If This Is Leadership, I’m Not Following
What do airlines, banks, newspapers, speakers bureaus, and publishers all have in common? (This is not a joke, but I wish it were.)
They run their businesses horribly and try to atone for it by gouging the customer, vender, or supplier.
Book publishing, with rare exception, has failed to appreciate, much less leverage, the advent of electronic media. So what do conventional publishers do? They demand that authors buy copies of their own books to reduce the cost of the press run. They refuse to promote books actively, demanding that the author do so. They invest money in promotion with authors who don’t need it (Tom Clancy, Danielle Steele) and don’t invest in new and promising works. They hire such young and inexperienced people to save a dollar, that one permissions editor once told me that she wouldn’t approve production until I had written permission submitted for quotes from Oscar Wilde. The question is no longer, “Where did you go to school?” but “Did you go to school and were you awake the entire time?”
Speakers bureaus, traditional “middlemen” dealing with other “middlemen” (meeting planners, trainers, human resource people) have traditionally received about 25 percent of speaking fees from the speaker, supposedly in return for marketing that speaker. Today, many have raised their rates to 30 percent while reducing their marketing and, instead, charging the speaker. Many bureaus now charge to “evaluate” demo videos, place people in prime spots in a catalog, include people in “showcases” (cattle calls), critique promotional material and so on. Excuse me, but aren’t you supposed to be marketing me for my 25 percent fee?
One bureau, the most unethical I’ve ever seen, actually tried to charge me 30 percent when I beat out a speaker they had nominated to speak at Toyota. I was in their catalog, but they promoted someone else, I still got the job, and they wanted a third of my earnings!
Airlines which have been led abominably and can’t seem to come up with effective labor relations, fuel management, intelligent route structures, efficient baggage handling, and so on, now charge customers for: pillows, food, a few inches of leg room, boarding sequence, the attention of a live agent, seat location, changing a reservation, and so on. One considered charging for lavatory use. Why not just fly us all at gunpoint? The “friendly skies” have become a bad neighborhood.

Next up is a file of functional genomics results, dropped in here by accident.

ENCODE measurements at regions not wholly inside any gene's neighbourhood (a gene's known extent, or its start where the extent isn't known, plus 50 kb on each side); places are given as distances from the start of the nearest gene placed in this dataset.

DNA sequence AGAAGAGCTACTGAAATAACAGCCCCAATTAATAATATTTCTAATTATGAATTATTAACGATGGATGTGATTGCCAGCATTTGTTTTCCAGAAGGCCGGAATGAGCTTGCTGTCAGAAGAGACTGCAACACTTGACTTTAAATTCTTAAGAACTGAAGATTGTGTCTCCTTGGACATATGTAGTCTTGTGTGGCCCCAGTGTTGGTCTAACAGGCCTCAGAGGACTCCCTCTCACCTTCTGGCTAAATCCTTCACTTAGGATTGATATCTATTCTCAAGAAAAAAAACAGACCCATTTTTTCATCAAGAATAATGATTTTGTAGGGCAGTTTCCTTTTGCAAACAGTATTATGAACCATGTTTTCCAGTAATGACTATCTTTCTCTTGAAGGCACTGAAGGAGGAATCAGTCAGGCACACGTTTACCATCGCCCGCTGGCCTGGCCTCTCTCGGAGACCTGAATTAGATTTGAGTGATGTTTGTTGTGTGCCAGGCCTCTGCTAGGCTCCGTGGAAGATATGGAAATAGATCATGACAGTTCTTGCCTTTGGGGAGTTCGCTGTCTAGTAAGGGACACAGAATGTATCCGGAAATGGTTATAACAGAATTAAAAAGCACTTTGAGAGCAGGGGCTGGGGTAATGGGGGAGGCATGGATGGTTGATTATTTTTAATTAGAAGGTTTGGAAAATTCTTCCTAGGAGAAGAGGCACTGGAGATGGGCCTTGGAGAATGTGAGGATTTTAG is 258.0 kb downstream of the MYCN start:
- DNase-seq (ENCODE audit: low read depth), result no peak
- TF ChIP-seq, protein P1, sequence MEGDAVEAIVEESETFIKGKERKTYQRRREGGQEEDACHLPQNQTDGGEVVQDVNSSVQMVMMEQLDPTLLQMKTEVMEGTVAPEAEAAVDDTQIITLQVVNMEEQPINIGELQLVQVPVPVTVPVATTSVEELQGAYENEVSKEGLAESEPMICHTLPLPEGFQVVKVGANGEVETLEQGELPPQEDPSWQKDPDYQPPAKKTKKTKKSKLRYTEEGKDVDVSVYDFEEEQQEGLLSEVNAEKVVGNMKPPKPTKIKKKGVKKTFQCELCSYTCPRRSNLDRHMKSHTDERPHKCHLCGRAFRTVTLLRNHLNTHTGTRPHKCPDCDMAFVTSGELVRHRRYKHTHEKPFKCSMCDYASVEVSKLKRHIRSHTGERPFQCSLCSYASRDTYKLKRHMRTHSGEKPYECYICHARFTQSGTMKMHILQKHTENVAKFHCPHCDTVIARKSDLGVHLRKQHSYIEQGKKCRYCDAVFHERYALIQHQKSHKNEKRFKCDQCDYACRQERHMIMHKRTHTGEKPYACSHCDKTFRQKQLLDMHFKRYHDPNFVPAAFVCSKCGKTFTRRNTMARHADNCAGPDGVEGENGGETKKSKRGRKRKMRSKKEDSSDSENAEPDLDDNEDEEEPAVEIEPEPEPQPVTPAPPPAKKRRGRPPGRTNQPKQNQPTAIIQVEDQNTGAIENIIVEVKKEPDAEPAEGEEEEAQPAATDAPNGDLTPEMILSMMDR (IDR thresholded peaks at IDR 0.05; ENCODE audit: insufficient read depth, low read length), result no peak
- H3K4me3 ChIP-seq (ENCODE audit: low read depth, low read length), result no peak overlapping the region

Banks are now charging some customers for deposits, and for simply holding their money. I have seven-figures invested in a bank where I also had some small accounts I had forgotten about. One would have disappeared in a year simply due to the monthly charges! The bank treats me as separate computer numbers, instead of a major, diversified customer. Your “personal banker” today has a hand in your pocket.
Newspapers plaster ads on the front page, often with stickers that obliterate a headline. Try to complain to the Wall Street Journal or New York Times about your subscription. You can’t talk to actual people, but an automated service will “credit you for one day” if your paper wasn’t delivered. Isn’t the point better, more reliable service and not a buck? Newspapers in many cities now charge for obituary notices. When I asked a local editor how he could countenance that, he said, “Oh, Alan, we all do it.” Oh, I guess I had missed that logic.
Why the rant? Because Pogo ought to be in charge here.
Entire industries often suffer from poor leadership, because the same crowd kicks around at the same levels (a guy who ran several airlines, Dick Wolf, including United and USAir, would paint all the planes as soon as the board confirmed him as CEO). The exceptions (Kelleher and Bethune in the airline business) are easy to note because they stand out in dull crowds.
It’s time to stop blaming and squeezing the client, the customer, the supplier, the talent. It’s time to look in the mirror. You might just see a reflection with nothing there.
© Alan Weiss 2011. All rights reserved.